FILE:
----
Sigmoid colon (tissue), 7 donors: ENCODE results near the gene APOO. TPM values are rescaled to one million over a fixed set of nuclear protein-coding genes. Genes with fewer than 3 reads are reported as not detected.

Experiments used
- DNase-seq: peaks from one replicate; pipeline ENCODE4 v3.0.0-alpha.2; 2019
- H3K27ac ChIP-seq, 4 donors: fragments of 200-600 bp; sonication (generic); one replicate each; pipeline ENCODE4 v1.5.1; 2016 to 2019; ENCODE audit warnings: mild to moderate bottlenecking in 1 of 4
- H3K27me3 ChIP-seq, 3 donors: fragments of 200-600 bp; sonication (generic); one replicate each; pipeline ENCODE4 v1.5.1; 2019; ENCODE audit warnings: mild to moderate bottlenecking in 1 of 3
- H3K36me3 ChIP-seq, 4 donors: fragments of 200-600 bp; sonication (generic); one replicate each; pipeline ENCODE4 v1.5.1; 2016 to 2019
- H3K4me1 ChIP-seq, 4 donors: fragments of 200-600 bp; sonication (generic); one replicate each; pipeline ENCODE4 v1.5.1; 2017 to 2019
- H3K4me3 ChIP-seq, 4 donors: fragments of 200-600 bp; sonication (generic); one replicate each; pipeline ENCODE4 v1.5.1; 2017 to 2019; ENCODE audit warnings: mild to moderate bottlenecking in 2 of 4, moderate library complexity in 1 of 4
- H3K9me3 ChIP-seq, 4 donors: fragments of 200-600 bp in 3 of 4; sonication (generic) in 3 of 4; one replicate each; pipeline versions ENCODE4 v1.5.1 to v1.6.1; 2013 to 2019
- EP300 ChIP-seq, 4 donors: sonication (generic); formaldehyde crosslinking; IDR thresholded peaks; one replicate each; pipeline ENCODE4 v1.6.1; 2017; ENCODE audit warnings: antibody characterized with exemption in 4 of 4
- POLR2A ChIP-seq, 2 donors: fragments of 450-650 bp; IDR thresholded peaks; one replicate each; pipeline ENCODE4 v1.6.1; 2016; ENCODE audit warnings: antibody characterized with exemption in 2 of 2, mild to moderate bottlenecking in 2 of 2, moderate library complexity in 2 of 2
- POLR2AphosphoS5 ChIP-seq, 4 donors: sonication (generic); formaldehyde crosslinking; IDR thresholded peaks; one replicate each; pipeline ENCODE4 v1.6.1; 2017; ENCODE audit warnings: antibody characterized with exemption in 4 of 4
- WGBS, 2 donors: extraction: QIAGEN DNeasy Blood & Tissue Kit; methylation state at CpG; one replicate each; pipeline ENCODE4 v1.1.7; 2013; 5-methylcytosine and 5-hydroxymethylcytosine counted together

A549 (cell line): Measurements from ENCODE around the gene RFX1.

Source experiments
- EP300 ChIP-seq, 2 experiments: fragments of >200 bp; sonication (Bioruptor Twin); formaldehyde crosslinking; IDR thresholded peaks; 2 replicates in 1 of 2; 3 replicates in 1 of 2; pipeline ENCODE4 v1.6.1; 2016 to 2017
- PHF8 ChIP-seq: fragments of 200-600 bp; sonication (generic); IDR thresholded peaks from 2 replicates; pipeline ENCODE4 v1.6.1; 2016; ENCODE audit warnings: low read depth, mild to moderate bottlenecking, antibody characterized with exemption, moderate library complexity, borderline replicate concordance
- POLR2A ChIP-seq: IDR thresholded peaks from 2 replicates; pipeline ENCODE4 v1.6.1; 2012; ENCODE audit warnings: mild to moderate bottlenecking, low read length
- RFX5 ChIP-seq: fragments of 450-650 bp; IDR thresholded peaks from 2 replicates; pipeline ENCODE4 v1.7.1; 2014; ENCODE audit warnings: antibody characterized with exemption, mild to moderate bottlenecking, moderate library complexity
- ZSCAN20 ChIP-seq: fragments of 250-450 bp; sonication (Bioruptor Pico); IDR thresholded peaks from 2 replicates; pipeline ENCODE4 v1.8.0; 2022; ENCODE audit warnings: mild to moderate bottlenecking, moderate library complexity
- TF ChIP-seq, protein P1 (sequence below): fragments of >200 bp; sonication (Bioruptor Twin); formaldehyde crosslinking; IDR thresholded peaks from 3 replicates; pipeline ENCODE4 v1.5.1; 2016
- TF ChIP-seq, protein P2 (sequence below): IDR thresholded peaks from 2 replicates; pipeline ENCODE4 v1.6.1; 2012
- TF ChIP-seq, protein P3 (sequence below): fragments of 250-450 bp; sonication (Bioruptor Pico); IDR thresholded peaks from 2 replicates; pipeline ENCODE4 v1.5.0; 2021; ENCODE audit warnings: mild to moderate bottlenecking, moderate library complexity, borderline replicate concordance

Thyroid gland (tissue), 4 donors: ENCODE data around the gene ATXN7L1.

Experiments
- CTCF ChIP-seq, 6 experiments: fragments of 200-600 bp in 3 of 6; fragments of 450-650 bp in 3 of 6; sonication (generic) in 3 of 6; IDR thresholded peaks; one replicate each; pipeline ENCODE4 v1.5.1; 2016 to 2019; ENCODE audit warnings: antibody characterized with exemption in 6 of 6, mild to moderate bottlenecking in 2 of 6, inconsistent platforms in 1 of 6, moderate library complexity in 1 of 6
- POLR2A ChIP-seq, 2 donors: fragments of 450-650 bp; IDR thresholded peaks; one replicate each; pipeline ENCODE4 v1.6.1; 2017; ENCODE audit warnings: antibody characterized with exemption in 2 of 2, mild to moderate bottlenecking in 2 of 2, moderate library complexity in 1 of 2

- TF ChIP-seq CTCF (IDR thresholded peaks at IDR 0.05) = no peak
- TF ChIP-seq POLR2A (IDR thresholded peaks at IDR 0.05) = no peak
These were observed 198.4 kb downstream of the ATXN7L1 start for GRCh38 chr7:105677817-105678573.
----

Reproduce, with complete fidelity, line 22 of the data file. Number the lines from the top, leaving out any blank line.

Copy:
- TF ChIP-seq, protein P2 (sequence below): IDR thresholded peaks from 2 replicates; pipeline ENCODE4 v1.6.1; 2012